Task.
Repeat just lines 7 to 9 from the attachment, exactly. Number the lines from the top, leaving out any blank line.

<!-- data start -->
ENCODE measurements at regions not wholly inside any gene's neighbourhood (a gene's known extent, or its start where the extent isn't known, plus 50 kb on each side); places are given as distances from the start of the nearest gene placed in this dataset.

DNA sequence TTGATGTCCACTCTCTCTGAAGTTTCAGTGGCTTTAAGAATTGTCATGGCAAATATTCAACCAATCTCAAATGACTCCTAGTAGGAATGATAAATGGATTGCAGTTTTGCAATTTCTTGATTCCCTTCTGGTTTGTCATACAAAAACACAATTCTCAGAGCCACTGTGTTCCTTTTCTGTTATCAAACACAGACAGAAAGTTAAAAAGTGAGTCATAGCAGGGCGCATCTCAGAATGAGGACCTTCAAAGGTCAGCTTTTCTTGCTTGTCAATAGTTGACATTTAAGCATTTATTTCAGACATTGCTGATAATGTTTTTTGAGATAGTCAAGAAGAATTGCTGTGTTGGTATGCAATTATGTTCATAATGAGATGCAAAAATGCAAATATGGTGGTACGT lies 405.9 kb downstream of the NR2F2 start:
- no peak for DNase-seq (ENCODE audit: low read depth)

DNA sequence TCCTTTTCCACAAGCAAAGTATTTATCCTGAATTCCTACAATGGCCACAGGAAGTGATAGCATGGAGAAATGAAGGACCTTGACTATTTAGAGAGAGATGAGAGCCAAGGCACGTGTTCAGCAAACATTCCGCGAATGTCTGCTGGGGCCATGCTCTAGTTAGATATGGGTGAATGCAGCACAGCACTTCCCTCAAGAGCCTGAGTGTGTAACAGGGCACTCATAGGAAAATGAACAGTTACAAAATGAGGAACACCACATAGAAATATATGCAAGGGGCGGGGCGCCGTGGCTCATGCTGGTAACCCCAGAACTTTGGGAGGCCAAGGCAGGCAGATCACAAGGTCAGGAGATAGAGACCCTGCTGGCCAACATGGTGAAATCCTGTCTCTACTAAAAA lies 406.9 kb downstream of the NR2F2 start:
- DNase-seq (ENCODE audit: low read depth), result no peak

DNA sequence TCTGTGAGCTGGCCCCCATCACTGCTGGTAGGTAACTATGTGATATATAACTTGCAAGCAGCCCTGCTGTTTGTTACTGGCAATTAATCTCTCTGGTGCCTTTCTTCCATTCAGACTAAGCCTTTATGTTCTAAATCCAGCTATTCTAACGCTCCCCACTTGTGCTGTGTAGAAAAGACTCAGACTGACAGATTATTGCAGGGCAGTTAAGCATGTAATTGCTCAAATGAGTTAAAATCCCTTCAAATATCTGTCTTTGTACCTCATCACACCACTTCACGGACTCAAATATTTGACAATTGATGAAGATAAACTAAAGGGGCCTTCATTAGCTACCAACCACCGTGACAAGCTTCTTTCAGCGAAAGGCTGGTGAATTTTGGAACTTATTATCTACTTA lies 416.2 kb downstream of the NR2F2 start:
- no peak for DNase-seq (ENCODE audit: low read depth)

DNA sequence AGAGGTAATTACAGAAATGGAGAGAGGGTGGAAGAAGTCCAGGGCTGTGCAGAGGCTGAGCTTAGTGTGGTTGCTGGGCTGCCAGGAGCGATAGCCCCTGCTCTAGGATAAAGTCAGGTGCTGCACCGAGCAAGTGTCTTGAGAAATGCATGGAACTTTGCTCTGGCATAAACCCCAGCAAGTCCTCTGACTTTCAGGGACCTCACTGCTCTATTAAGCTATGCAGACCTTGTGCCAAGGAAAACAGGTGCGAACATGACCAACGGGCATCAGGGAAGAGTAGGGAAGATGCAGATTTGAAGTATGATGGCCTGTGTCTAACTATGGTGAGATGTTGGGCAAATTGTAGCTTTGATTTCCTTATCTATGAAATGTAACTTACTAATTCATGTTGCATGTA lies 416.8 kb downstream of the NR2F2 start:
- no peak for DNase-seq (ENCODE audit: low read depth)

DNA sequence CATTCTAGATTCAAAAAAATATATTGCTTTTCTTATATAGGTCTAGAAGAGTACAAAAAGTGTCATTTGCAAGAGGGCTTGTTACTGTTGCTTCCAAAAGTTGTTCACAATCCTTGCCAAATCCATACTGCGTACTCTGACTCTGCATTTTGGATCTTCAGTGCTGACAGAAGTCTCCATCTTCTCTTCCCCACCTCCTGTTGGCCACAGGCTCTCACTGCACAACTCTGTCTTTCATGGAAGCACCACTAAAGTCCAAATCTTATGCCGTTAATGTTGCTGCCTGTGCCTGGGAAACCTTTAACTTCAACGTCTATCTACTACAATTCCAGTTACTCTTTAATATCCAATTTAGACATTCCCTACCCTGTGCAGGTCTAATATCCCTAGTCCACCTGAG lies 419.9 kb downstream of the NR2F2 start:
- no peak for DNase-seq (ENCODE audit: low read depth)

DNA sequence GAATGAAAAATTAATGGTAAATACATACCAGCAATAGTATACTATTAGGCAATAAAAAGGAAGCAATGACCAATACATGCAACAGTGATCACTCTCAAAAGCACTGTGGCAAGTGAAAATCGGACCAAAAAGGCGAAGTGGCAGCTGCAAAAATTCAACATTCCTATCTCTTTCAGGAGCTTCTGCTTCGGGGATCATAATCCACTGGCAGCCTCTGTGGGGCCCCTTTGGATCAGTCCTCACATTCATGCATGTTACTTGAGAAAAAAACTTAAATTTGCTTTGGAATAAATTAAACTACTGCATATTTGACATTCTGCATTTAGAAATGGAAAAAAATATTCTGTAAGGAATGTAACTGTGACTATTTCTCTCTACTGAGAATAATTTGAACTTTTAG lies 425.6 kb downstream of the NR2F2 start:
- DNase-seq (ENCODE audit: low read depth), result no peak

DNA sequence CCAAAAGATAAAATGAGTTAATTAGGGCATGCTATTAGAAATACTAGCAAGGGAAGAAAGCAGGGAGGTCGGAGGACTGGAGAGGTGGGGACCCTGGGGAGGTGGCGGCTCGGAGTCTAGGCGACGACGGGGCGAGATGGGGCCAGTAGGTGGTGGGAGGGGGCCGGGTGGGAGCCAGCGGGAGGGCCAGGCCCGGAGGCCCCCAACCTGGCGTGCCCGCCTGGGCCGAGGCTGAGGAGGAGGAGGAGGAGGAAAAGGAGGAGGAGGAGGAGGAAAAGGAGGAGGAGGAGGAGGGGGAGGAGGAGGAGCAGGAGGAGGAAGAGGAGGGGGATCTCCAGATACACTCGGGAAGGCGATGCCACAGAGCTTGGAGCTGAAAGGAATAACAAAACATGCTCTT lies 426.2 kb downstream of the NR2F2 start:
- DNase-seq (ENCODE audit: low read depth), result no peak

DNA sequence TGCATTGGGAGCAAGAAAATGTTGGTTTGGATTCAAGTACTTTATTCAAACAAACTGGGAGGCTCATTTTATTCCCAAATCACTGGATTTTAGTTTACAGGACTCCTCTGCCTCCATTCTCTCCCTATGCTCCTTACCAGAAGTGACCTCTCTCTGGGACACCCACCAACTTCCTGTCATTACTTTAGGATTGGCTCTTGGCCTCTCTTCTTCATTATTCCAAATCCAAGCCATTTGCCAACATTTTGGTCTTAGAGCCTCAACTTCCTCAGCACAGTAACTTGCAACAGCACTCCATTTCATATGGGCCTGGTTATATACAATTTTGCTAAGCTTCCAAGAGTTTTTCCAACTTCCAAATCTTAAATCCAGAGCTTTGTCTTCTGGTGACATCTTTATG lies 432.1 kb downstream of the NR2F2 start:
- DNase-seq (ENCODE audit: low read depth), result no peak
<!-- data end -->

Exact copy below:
- no peak for DNase-seq (ENCODE audit: low read depth)

DNA sequence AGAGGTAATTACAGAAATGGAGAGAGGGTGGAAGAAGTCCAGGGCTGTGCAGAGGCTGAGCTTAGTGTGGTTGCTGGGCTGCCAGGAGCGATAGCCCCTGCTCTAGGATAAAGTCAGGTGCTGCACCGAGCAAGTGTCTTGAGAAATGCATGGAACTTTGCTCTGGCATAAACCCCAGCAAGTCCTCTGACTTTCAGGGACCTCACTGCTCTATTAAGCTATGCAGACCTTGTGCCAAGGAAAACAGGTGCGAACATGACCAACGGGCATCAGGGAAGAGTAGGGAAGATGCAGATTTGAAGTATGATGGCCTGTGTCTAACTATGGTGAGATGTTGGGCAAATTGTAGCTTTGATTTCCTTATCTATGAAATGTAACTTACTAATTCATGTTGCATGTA lies 416.8 kb downstream of the NR2F2 start:
- no peak for DNase-seq (ENCODE audit: low read depth)